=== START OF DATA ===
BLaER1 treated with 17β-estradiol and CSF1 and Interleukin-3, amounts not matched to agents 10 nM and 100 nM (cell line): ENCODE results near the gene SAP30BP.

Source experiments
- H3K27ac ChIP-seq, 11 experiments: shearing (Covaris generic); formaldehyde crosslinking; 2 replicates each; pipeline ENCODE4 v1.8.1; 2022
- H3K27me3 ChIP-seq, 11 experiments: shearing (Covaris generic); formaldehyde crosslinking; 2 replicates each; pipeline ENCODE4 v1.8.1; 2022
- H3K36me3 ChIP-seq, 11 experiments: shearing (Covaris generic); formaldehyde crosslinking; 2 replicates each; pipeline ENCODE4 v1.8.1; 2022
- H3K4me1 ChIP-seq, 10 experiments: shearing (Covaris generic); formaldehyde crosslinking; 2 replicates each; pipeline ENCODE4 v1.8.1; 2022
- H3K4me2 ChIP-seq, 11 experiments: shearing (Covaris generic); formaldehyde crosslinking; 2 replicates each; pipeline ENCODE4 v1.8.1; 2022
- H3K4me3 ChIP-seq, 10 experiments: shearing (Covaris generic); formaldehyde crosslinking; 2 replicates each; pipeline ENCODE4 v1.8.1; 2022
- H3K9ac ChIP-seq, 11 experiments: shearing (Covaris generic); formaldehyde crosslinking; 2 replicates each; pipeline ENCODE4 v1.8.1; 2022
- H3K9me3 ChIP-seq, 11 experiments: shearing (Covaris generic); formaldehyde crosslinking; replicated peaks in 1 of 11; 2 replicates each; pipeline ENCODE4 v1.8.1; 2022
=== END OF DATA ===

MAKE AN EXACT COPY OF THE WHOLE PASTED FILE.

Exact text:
BLaER1 treated with 17β-estradiol and CSF1 and Interleukin-3, amounts not matched to agents 10 nM and 100 nM (cell line): ENCODE results near the gene SAP30BP.

Source experiments
- H3K27ac ChIP-seq, 11 experiments: shearing (Covaris generic); formaldehyde crosslinking; 2 replicates each; pipeline ENCODE4 v1.8.1; 2022
- H3K27me3 ChIP-seq, 11 experiments: shearing (Covaris generic); formaldehyde crosslinking; 2 replicates each; pipeline ENCODE4 v1.8.1; 2022
- H3K36me3 ChIP-seq, 11 experiments: shearing (Covaris generic); formaldehyde crosslinking; 2 replicates each; pipeline ENCODE4 v1.8.1; 2022
- H3K4me1 ChIP-seq, 10 experiments: shearing (Covaris generic); formaldehyde crosslinking; 2 replicates each; pipeline ENCODE4 v1.8.1; 2022
- H3K4me2 ChIP-seq, 11 experiments: shearing (Covaris generic); formaldehyde crosslinking; 2 replicates each; pipeline ENCODE4 v1.8.1; 2022
- H3K4me3 ChIP-seq, 10 experiments: shearing (Covaris generic); formaldehyde crosslinking; 2 replicates each; pipeline ENCODE4 v1.8.1; 2022
- H3K9ac ChIP-seq, 11 experiments: shearing (Covaris generic); formaldehyde crosslinking; 2 replicates each; pipeline ENCODE4 v1.8.1; 2022
- H3K9me3 ChIP-seq, 11 experiments: shearing (Covaris generic); formaldehyde crosslinking; replicated peaks in 1 of 11; 2 replicates each; pipeline ENCODE4 v1.8.1; 2022